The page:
Student art on display at prestigious show
Feb 27, 2017 11:56AM ● Published by Jet Burnham
Cassandra Parkin’s piece entitled “Opinion.” (Cassandra Parkin/Copper Hills High School)
Gallery: Student art on display at prestigious show [2 Images] Click any image to expand.
The annual Utah All-State High School Art Show is essentially the state championship of art. The Springville Museum of Art, which hosts the showcase, receives about 1,000 submissions each year from Utah juniors and seniors. Only about 30 percent of the entries are chosen to be showcased in the museum’s exhibit, said Ali Royal, museum educator.
“The show in itself is one of the most impressive displays of work each year,” said Christine Fedor, fine arts department chair at Copper Hills High School. “To just be accepted into the show is an award in itself. To receive the honors that Copper Hills students did this year is beyond impressive.”
Standing out in this year’s competition, 11 out of the 27 pieces Copper Hills High school students submitted were accepted into the show. Four of those pieces also won awards.
“Students who won the awards seemed to have unique approaches and responses to art-making,” Fedor said. “I believe the pieces that won were also quite conceptual in nature.”
Cassandra Parkin, a Copper Hills senior, created two of the photography pieces accepted into the show . Her piece that won the Juror’s Best in the category award for photography was inspired by the landscape of Blackfoot, Idaho, where her mother grew up. Parkin compiled photos she took of the area in a wire-bound book, which she handmade with pages weathered by coffee, thoughtful text added with a typewriter and a cover made from barn wood.
Cassandra’s other piece on display at the show is a self-portrait that incorporated paint and newspaper clippings modge-podged over the top of her photograph. She said the photo conveys heartbreak, while the addition of bright colors brings a feeling of hope to the piece.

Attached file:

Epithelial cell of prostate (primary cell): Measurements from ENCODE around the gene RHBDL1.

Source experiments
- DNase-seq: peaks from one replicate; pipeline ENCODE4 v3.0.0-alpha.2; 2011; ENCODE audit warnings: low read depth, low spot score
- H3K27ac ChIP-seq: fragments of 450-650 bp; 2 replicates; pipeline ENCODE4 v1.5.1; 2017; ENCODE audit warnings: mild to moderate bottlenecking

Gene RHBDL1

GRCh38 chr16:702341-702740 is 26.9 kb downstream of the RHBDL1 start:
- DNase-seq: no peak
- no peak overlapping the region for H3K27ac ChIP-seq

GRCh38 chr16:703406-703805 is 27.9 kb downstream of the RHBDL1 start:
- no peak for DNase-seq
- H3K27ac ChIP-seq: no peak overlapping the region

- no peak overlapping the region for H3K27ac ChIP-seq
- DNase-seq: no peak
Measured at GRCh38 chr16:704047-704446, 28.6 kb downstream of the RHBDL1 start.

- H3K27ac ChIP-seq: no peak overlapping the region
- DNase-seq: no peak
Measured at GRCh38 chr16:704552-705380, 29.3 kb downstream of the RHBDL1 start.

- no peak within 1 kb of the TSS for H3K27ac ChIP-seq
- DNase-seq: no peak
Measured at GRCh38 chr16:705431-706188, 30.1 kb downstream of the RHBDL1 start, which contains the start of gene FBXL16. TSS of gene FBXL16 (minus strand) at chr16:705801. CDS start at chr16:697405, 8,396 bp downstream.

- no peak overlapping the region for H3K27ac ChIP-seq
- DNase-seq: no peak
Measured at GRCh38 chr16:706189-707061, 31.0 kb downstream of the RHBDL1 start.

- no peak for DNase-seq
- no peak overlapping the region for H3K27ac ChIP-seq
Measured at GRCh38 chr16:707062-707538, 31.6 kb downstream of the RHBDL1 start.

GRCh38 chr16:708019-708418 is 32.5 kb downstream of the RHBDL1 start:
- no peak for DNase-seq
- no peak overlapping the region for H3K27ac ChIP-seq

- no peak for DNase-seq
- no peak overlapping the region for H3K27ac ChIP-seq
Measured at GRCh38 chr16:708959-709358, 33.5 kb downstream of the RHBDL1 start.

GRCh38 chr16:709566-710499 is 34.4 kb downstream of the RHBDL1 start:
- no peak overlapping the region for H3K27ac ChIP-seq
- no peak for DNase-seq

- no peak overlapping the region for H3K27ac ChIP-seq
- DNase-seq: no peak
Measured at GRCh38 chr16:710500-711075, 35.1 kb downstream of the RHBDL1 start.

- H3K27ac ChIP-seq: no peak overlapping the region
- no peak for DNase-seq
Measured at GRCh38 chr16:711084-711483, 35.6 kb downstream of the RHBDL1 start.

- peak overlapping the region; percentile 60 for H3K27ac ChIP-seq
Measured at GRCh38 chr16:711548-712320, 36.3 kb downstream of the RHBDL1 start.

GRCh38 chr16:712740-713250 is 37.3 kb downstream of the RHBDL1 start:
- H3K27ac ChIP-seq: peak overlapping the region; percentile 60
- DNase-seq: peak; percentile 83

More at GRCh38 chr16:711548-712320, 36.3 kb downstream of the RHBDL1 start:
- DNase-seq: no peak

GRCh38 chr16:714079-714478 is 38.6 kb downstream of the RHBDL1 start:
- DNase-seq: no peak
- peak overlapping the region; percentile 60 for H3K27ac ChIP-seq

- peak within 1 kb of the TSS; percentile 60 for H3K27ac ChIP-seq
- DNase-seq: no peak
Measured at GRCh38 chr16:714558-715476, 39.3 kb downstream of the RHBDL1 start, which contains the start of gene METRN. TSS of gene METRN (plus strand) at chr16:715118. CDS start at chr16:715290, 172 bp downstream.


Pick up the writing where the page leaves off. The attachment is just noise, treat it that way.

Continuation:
“I push boundaries with art, and I think that that’s what’s beautiful about it—even if it’s dark,” Cassandra said.
Because of her love of all art, Cassandra packs a variety of art classes into her schedule at Copper Hills, where she says her teachers push her to be better.
“Cassandra Parkin is a self-motivated and visionary student,” said Fedor, her photography teacher. “She has very specific ideas about her creative process, and she is able to pre-visualize what it is she wants to achieve. But what is most awesome about watching Cass work is that she is not afraid to refine her ideas, her processes, and her artwork. She is able to defend and explain the choices she makes during the process of making art. I believe that to be important part of being an artist.”
This competition was the first time Parkin has submitted her work to a show, but she says it has given her the confidence to do it again.
“For many students, this exhibition will be their first taste of competition, something they will encounter in their future art careers in college and later in the professional world,” according to the museum website.
Cassandra is thrilled that this prestigious honor will catch the attention of colleges and enable her to continue to study and produce art.
Those visiting the show can also see Cassandra in two of the other pieces on display. She was the model for two of her friends’ pieces, one of which won an Award of Merit for Josh Peterson.
Cassandra is impressed with the work her fellow students have produced.
“We had such a mix of beautiful minds and beautiful artists that could produce such amazing things,” she said.
The exhibit runs from until March 24. Visit smofa.org for more information on museum hours and location.